Sunday, June 16, 2024

My first temazcal made me feel like I’d been reborn

I’m trembling a bit from pure anticipation and excitement. I am minutes away from my first temazcal experience and, to be perfectly honest, I hadn’t even heard of it before officially moving to Mexico this year. Knowing my appreciation for health and wellness, local friends encouraged me, rather profusely, to try it.

So here I am.

Where, exactly? 

I’m in the town of Tepoztlán, in a mountainous area of Morelos hailed as both an energetic and spiritual epicenter, the fabled birthplace of Aztec god Quetzalcoatl. I thought it the ideal location to pop my temazcal cherry. 

temazcal bath in Joya Ceren in El Salvador
The temazcal is a Mesoamerican practice going back centuries, as this temazcal bath artifact at the Joya de Ceren archaeological site in El Salvador attests. (Photo: Govt. of Mexico)

The word temazcal, derived from the Nahuatl temazcalli, which may be translated as “house of heat,” refers to both the experience and the hut itself. The tradition is at least 1,000 years old.

Because of its healing properties, it was often practiced before and after battles, sports tournaments, and childbirths. It remains a common ritual in Mexican culture.

While I wait in my fluffy, white robe and a bikini for the shaman to arrive, I fill out a health form, scanning the various conditions listed: blood pressure, heart problems and some others that I can’t translate. Trusting that my health status is up to par, I tick “no” to all and sign my life away just as he appears.

Andrés is native to Tepoztlán and has been leading temazcal ceremonies for at least 10 years. He gets started almost immediately, inviting me to stand before him and close my eyes.

He breaks out in Nahuatl chants while dousing me with sage smoke to clear out negative energies. To purify my mental state, I repeat a few words at his behest before entering the small sweat lodge, inside which we will spend nearly an hour. After a few minutes of ritualistic purging, we enter the hut. 

Temazcal in Jalisco
A temazcal is frequently spiritual. This leader in Jalisco blows on a conch shell and instructs participants to face the four cardinal directions. (File photo)

Temazcal huts are traditionally made of wood, cement or volcanic stone. Along the rounded walls are benches to sit. Hot volcanic rocks are placed in the center, which produce a thick steam when mixed with water.

Aside from the burning rock, sage or copal (an aromatic tree resin) are added to assist in cleansing the body physically, mentally and emotionally. 

Andrés seals the door of the tiny hut, rendering the space pitch black, with the exception of a reddish outline of burning coals. The heat intensifies quickly, and I feel a burning sensation on my skin.

The rule of the temazcal is that once you’re in, you’re in. No one leaves. If it becomes too much, you may lay on the floor to escape the heat. A decade in Miami noticeably increased my tolerance, so I feel completely fine and rather enjoy the skyrocketing temperature. 

Andrés hands me an opened aloe leaf to slather on my skin throughout the ceremony. I generously apply the sticky goo to my legs, stomach, neck and face. At times, he pours a bucket of water over my head to temporarily cool me down. Together we breathe, chant and consciously “let go” of our figurative “weight.”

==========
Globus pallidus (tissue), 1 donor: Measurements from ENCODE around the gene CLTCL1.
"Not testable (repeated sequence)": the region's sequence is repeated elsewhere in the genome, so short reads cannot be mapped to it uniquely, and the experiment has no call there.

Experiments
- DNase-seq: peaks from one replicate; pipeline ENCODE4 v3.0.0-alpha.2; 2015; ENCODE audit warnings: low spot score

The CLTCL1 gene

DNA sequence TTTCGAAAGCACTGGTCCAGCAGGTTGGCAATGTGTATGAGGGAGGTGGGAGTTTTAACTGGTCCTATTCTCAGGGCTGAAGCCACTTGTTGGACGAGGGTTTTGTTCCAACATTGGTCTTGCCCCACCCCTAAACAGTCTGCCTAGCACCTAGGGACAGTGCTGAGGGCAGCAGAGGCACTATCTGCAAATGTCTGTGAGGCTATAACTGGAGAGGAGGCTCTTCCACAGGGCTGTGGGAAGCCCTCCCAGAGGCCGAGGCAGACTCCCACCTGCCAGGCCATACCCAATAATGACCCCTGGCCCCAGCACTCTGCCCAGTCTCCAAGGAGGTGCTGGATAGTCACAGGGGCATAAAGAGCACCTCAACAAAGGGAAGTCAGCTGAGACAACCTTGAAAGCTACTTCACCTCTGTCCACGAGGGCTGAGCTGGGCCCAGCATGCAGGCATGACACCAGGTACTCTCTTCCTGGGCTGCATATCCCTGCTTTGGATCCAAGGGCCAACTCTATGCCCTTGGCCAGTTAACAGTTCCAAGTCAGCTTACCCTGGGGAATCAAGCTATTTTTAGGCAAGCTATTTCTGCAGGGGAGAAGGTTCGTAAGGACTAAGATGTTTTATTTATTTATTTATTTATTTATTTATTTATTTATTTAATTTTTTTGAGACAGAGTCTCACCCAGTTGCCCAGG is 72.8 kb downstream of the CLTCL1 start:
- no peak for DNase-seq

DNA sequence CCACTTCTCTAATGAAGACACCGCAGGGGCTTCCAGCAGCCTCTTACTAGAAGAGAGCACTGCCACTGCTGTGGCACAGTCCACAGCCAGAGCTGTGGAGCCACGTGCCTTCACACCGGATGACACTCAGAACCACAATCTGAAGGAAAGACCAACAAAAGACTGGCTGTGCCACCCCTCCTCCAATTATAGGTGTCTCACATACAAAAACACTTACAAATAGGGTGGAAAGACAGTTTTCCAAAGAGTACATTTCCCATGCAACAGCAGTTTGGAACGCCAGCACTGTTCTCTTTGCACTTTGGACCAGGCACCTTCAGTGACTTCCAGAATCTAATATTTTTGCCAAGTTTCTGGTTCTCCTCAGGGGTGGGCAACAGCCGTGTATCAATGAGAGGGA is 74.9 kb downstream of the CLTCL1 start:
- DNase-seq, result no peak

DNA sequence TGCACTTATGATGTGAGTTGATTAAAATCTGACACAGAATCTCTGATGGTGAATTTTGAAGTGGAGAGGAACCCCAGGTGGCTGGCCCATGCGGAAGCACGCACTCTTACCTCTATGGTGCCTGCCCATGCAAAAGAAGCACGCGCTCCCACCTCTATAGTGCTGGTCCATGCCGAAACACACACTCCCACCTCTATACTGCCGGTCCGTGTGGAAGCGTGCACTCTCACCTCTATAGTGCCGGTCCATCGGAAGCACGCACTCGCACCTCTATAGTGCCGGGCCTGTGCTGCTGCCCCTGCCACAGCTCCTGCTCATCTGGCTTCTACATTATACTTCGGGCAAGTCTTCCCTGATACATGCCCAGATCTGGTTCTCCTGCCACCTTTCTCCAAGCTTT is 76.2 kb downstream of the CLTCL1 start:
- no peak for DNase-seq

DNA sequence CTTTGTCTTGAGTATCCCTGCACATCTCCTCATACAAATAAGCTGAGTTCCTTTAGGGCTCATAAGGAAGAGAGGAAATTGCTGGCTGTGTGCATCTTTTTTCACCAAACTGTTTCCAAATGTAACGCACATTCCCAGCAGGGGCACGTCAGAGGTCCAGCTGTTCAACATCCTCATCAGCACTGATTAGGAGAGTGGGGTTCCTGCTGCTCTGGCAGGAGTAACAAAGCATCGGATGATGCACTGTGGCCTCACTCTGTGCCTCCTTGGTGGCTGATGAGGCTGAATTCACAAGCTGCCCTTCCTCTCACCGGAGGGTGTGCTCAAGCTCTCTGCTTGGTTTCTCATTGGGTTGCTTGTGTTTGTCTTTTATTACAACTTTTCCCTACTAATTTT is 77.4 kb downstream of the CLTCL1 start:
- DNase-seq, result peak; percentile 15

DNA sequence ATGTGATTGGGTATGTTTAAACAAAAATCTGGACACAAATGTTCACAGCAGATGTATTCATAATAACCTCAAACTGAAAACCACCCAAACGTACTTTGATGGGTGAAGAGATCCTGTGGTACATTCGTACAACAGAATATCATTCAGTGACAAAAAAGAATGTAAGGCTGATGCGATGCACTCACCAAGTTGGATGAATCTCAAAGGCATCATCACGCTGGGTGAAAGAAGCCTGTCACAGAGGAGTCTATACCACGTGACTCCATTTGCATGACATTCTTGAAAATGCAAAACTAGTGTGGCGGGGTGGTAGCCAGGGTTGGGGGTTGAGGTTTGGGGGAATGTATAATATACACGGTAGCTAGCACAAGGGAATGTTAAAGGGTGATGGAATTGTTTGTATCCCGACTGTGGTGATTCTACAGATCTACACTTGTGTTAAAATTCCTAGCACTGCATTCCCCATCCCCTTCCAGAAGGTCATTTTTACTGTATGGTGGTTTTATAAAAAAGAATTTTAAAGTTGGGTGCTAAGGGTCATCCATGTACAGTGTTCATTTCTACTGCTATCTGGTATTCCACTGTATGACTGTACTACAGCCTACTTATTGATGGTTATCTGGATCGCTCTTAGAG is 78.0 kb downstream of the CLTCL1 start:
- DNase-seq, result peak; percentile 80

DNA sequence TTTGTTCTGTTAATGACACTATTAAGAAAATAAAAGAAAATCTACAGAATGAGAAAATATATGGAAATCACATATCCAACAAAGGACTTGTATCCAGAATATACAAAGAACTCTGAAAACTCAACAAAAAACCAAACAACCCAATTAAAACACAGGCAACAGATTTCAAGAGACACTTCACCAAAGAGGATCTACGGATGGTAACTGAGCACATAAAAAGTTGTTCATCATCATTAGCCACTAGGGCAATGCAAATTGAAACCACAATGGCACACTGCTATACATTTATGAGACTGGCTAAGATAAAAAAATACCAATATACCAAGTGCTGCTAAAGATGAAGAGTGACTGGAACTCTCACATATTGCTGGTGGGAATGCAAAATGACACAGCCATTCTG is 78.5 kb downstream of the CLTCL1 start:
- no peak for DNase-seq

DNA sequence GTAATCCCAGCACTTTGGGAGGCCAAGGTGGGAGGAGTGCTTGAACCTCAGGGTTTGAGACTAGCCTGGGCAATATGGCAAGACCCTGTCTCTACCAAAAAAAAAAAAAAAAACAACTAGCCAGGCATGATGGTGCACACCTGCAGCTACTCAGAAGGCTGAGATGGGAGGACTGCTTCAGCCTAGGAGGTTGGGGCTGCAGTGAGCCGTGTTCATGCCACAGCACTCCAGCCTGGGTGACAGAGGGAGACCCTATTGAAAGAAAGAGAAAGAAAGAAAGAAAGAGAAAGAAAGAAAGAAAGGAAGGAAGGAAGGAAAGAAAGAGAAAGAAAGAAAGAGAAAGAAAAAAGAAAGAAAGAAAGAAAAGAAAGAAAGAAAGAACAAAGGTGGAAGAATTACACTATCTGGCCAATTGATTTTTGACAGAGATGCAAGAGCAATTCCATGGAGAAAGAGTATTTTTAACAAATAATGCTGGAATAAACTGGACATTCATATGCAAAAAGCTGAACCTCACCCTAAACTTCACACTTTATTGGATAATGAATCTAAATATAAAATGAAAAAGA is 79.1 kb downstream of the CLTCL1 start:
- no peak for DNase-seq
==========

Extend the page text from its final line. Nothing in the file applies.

There comes a point where I feel a little snap in my psyche, and I surrender absolutely.

When time is up, I’m instructed to exit through a tiny door to my right. A pang of disappointment shoots through my stomach. Must this magical experience come to an end?

Indigenous ritual in Mexico involved in burning the tree resin copal.
Copal has been used since pre-Hispanic times in Mexico for numerous kinds of indigenous ceremonies. (Photo: Álvaro de la Paz Franco/Creative Commons)

The door opens, and I see it’s actually a small tubular slide, similar to those you’d find in the children’s section of a water park. I hold my nose and plunge into a cold pool, views of the magnificent mountains surrounding me.

After about seven minutes, Andrés guides me out of the pool, wraps me in my white robe and gestures for me to lay down on a wooly blanket. While I stare at the trees above me, he covers me with another soft blanket and hands me a hot tea. It’s beautifully loving and almost parental.

Something strange happens. I start to laugh. Uncontrollably. Every cell of my body is vibrating on high frequency, and I can’t stop giggling. I shake and I laugh and I feel, in a sense, like I’ve been reborn.

Scientific studies have documented so many potential benefits of a temazcal, it’s challenging to list them all. Here are just a few:

  • Flushes out toxins  
  • Clears skin conditions
  • Lowers blood pressure
  • Cleanses and strengthens the respiratory system
  • Lessens risk of dementia and Alzheimer
  • Reduces anxiety and depression
  • Increases attention span
  • Balances mind, body and spirit

The temazcal experience can be found throughout Mexico. The rituals vary from super luxurious to traditional and rugged. They can be private or with a small group. If you have a specific intention (i.e. increasing blood flow, releasing past trauma) a ritual can be crafted accordingly.

Regardless of your reasons for participating, one thing is for certain. If you live in Mexico, you’ve got to try temazcal!

Bethany Platanella is a travel and lifestyle writer based in Mexico City. With her company, Active Escapes International, she plans and leads private and small-group active retreats. She loves Mexico’s local markets, Mexican slang, practicing yoga and fresh tortillas.  Sign up for her (almost) weekly love letters or follow her Instagram account, @a.e.i.wellness.


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